UMass students should give Sylvan a chance

It’s time to rethink 'Suicide Sylvan'

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UMass students should give Sylvan a chance

(Collegian file photo)

(Collegian file photo)

(Collegian file photo)

(Collegian file photo)

By Brigid Hern, Collegian Contributor

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As an upperclassman living in McNamara, a Sylvan Residential Area multi-year transfer dorm turned freshman dorm, it took less than a week for the new McNamara residents to start asking me how they can move out. One conversation stood out. A girl approached me asking to transfer to Southwest Residential Area. After describing the process, I asked why she was compelled to move; after all, she had been here for all of three days. Her response was, “Well, my upperclassman friend told me it’s ‘Suicide Sylvan.’”

Crassness aside, the myth of “Suicide Sylvan” is just that: a myth. Perpetuated primarily by those who have never even been to the residential area, Sylvan has received a bad reputation and its nickname isn’t harmless. Due to overpopulation this year, many of the freshmen placed in McNamara will never be given the opportunity to move. Dorms are stuffed full of residents, with lounges being converted to quads and even the first floors of some multi-year buildings being dedicated to housing freshmen. The chances of moving dorms, especially to a specific building, are slim.

When upperclassmen smile down to freshmen with pity in their eyes for the housing that they were placed in to, throwing around loaded names like “Suicide Sylvan”, they create unnecessary ostracization within the University of Massachusetts community. The Sylvan reputation extends past that of a typical residential feud. If you are a Southwest devotee and find yourself at odds with someone whose allegiance lies with Orchard Hill Residential Area, there’s an underlying understanding that both of you have formed these opinions based on preferences, that you’ve made the choice to be there. Sylvan has never been afforded that understanding. It’s a place that, in the minds of those who don’t live in it, is an unfortunate consequence of being a transfer or getting a bad housing lottery number. Sylvan is a wasteland in the psyche of many UMass students. The perpetuation of that belief affects the lives of real individuals just trying to enjoy their college experience.

While living in Sylvan for the past few months I have found several Sylvan enthusiasts who have stayed there by their own accord for multiple years. If you allow them, they are happy to cite some of their favorite features of the residential area. Some people prefer the suite-style living: you have a common area shared with you and your suitemates, which is a fantastic place to host guests and get work done. The Sylvan Snack Bar is a student business in the basement of McNamara, which is convenient. The area is home to a lovely basketball court and hiking trails. Personally, I love sharing a bathroom with fewer people. Not having to haul all of my shower supplies up a flight of stairs is a blessing that so many people won’t realize they want until they experience it.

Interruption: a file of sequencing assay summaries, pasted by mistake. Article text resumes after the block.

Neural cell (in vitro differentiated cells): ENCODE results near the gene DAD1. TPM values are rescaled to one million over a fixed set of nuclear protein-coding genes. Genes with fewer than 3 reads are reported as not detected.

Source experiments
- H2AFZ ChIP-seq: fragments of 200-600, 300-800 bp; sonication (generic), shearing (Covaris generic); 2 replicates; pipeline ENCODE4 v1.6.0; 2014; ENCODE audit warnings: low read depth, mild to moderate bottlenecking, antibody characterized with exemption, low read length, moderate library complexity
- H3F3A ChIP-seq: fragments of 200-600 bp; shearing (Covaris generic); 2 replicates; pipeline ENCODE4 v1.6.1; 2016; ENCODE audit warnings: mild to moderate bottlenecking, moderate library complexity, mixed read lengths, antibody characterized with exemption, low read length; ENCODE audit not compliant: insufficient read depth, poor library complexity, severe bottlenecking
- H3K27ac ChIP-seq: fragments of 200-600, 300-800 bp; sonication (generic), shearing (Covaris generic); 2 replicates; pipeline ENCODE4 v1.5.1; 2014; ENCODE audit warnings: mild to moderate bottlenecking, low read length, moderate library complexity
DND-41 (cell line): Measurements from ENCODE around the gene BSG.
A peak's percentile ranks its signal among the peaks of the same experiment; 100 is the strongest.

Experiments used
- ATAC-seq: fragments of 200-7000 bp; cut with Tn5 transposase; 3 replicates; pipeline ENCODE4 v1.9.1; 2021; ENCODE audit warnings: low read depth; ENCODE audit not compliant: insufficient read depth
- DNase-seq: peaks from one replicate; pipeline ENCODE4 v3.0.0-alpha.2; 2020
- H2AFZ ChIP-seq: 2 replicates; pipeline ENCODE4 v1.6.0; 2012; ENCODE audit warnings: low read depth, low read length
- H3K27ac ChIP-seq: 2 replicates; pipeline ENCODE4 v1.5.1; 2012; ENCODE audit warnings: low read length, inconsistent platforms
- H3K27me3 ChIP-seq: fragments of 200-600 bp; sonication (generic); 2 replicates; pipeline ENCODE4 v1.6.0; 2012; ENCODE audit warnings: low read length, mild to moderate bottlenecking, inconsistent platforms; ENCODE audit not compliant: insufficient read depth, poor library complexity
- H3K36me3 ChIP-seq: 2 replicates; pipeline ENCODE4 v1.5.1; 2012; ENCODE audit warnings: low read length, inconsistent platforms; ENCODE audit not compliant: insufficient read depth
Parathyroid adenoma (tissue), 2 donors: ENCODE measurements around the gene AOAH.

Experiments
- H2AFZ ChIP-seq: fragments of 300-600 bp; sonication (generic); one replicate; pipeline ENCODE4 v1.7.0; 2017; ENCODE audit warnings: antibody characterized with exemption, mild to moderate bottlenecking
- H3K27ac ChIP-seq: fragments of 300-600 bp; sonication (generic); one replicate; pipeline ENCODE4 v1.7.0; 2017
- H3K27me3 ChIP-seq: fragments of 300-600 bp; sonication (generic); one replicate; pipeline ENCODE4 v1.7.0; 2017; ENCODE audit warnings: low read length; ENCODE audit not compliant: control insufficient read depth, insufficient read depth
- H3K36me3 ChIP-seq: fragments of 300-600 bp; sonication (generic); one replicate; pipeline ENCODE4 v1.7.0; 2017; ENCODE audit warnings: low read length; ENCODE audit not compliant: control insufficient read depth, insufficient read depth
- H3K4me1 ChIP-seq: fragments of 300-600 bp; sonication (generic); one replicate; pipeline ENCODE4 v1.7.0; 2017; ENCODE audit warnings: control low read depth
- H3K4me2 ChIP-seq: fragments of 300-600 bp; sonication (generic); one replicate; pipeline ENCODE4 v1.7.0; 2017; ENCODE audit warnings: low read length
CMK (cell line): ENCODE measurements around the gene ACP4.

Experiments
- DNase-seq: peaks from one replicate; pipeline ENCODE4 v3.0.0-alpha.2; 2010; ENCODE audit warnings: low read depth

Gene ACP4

Additionally, Sylvan dorms cost less to live in. They are an option that individuals may take who want to save some money while living on campus, with many of the same perks as North Apartments at a much lower cost.

McNamara’s change to a freshman dorm has ushered in a new opportunity for Sylvan’s reputation to change in the eyes of the UMass public. You don’t have to like Sylvan, but allowing it to become a residential area with known pros and cons and throwing out the offensive, outdated and quite frankly blood-and-thunder moniker of “Suicide Sylvan” could improve the dynamics and community we have built on this campus. Sylvan incorporating freshmen can give us all the opportunity to reset what we believe about Sylvan as a residential area and encourage tolerant, multidimensional thinking that no longer shuns those who choose to reside there.

Brigid Hern is a Collegian contributor and can be reached at [email protected]